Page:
Johnson made the historical analogy in an interview in the Sunday Telegraph, calling efforts to unify the region tend to end "tragically."
On June 23, voters in the United Kingdom will be asked to decide whether they want the country to stay in the EU.
Johnson made historical comparisons in his interview.
"The truth is that the history of the last couple of thousand years has been broadly repeated attempts by various people or institutions -- in a Freudian way -- to rediscover the lost childhood of Europe, this golden age of peace and prosperity under the Romans, by trying to unify it," Johnson was quoted as saying. "Napoleon, Hitler, various people tried this out, and it ends tragically."
The comments provoked outrage from supporters of the Remain camp.
"Leave campaigners have lost the economic argument and now they are losing their moral compass," Labour Party lawmaker Hilary Benn was quoted by the Guardian as saying. "After the horror of the Second World War, the EU helped to bring an end to centuries of conflict in Europe, and for Boris Johnson to make this comparison is both offensive and desperate."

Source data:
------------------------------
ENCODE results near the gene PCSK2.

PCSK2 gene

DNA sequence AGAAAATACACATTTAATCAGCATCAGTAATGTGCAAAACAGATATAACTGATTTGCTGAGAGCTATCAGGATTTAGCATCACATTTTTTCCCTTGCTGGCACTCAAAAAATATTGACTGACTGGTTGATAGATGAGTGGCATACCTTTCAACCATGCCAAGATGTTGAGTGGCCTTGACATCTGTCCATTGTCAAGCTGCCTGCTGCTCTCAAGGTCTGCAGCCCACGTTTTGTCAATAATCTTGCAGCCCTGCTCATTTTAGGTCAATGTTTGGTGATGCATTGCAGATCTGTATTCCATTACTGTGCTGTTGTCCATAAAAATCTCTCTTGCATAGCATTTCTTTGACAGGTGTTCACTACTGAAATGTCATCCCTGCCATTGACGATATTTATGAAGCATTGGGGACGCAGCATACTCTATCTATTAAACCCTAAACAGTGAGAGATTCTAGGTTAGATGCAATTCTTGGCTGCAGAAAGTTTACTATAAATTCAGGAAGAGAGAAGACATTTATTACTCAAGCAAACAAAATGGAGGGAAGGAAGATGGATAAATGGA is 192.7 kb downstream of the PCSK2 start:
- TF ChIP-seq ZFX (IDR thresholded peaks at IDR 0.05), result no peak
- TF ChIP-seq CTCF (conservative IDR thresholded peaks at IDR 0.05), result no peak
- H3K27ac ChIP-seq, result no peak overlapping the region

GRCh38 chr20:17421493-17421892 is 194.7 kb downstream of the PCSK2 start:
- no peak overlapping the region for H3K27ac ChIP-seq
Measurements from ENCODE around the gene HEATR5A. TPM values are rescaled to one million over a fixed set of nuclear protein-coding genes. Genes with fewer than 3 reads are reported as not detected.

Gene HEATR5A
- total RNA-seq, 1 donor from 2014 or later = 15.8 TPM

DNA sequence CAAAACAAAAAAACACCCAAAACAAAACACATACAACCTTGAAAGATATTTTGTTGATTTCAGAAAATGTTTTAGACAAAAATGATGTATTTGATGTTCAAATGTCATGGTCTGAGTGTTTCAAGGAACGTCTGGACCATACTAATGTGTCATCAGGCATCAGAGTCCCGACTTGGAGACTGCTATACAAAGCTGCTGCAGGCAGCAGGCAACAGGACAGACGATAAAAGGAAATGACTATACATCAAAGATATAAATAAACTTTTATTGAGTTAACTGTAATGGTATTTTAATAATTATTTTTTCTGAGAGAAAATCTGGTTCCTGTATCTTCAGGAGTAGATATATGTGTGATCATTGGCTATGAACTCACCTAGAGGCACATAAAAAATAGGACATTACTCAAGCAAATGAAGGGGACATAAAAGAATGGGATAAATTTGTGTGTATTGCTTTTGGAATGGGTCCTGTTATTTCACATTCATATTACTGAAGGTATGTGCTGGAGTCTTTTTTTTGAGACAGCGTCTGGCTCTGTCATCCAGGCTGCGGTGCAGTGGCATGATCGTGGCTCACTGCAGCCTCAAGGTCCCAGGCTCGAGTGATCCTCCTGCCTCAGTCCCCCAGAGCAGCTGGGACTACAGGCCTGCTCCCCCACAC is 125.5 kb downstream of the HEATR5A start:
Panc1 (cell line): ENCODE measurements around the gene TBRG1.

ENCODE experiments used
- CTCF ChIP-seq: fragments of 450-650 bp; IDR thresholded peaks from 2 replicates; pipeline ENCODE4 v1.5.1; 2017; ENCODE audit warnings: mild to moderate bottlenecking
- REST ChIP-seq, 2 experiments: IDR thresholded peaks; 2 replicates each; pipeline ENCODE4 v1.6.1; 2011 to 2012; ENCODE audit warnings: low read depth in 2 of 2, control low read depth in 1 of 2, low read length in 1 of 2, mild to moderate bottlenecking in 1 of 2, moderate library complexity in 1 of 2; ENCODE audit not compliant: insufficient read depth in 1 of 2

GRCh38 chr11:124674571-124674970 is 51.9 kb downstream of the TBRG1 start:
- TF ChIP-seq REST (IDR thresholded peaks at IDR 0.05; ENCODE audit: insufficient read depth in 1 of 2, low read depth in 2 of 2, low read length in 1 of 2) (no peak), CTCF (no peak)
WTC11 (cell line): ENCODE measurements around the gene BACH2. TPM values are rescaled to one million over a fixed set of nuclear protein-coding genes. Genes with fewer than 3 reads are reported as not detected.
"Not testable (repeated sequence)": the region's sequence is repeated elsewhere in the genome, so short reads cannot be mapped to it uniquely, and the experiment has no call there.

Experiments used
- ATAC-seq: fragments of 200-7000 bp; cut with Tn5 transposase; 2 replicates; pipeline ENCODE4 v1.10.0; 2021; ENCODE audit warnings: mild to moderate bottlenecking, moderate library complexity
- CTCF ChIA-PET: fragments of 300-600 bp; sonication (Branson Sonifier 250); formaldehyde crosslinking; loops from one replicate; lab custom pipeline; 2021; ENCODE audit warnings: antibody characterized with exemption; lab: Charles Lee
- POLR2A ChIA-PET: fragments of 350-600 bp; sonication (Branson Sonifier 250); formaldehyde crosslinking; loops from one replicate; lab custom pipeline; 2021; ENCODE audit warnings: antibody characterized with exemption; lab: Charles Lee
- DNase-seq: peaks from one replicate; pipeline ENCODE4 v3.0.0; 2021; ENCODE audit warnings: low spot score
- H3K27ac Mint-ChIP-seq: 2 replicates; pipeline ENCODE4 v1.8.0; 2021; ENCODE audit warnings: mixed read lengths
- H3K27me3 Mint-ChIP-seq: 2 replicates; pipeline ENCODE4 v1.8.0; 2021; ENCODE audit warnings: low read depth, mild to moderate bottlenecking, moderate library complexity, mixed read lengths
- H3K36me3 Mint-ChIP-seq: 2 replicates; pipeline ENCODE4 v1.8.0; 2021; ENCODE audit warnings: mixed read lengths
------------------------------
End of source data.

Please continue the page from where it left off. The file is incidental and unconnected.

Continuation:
Former Conservative cabinet minister Iain Duncan Smith told the BBC the article on Johnson was "rather good" and used "some historical parallels" to explain the concept of "greater Europe."
"I think the whole process of trying to drive Europe together by force or by bureaucracy or whatever other means ultimately makes problems, and that's what he was saying."
On national security, 42 percent said it would be better to leave the EU, compared with 38 percent favoring remaining. On the economy, 33 percent said that they would be personally better off with the United Kingdom remaining, compared with 29 percent favoring leaving on that count and 38 percent saying they didn't know.
ComRes interviewed 2,043 British adults online Wednesday and Thursday.
The Bank of England and the International Monetary Fund last week both released analyses on the risks of an exit.